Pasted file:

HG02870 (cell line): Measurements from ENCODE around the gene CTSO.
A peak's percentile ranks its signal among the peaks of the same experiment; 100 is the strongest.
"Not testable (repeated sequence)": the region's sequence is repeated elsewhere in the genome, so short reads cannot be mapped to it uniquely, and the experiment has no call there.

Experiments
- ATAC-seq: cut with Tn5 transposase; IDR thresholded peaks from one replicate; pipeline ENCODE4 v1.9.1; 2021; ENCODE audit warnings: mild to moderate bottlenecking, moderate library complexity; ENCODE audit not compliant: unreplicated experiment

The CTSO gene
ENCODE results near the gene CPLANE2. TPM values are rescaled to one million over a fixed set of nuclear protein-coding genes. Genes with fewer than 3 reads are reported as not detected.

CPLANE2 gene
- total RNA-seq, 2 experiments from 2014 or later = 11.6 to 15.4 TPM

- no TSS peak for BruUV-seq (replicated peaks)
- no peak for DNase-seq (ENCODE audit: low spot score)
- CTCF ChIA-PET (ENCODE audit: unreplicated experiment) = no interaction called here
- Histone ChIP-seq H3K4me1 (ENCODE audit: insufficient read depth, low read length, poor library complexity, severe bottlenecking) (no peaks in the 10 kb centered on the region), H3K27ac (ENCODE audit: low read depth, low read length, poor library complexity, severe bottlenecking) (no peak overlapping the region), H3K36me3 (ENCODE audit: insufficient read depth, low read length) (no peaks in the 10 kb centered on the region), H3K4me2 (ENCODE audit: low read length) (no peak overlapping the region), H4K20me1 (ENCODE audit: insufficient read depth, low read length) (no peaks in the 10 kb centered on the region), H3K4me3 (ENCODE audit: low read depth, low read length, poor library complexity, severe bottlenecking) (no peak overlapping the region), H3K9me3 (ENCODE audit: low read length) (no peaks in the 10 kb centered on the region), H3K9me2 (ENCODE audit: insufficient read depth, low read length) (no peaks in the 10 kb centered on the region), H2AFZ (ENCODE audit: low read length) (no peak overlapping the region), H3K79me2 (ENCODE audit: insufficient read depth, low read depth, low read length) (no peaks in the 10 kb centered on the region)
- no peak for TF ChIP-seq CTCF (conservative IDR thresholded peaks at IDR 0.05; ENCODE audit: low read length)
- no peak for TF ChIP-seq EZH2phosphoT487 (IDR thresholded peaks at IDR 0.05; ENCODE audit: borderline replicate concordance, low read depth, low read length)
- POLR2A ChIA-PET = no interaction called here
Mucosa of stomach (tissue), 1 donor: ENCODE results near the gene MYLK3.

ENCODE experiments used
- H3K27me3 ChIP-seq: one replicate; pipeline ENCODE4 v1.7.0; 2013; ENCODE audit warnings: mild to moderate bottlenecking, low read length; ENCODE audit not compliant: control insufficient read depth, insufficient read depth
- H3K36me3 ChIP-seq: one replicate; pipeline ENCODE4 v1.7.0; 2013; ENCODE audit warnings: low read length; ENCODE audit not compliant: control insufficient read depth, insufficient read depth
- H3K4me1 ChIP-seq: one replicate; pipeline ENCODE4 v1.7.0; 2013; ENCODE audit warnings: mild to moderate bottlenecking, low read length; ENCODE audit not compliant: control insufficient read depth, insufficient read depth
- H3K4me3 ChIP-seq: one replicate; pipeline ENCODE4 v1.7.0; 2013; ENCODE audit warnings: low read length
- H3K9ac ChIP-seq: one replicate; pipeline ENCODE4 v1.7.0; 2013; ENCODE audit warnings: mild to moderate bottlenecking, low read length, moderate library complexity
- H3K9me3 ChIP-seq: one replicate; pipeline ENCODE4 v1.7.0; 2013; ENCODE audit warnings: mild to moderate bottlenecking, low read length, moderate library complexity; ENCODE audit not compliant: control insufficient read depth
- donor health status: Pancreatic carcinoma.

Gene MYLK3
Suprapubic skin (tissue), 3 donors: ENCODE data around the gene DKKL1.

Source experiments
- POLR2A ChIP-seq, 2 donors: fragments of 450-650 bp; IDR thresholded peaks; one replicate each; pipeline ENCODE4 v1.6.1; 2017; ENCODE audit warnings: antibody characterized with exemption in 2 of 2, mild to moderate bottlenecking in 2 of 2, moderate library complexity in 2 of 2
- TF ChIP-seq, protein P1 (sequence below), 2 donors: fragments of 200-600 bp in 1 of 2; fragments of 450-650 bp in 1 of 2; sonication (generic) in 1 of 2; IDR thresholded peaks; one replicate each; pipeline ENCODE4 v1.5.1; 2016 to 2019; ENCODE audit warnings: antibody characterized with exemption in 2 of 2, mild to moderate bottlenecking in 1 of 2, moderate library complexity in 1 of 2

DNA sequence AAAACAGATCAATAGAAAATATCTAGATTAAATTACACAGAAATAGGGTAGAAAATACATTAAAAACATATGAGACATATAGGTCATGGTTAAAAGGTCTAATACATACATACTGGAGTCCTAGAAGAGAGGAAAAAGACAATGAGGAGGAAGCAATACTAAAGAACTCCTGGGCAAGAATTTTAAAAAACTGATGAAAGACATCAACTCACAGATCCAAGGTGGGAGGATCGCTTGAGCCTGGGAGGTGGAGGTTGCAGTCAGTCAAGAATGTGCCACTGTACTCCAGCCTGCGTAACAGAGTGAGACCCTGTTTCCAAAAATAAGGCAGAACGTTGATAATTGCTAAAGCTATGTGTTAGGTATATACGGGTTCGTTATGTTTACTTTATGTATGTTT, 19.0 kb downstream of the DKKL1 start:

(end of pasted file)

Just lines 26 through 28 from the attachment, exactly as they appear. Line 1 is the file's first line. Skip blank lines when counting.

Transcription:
Gene MYLK3
Suprapubic skin (tissue), 3 donors: ENCODE data around the gene DKKL1.

Source experiments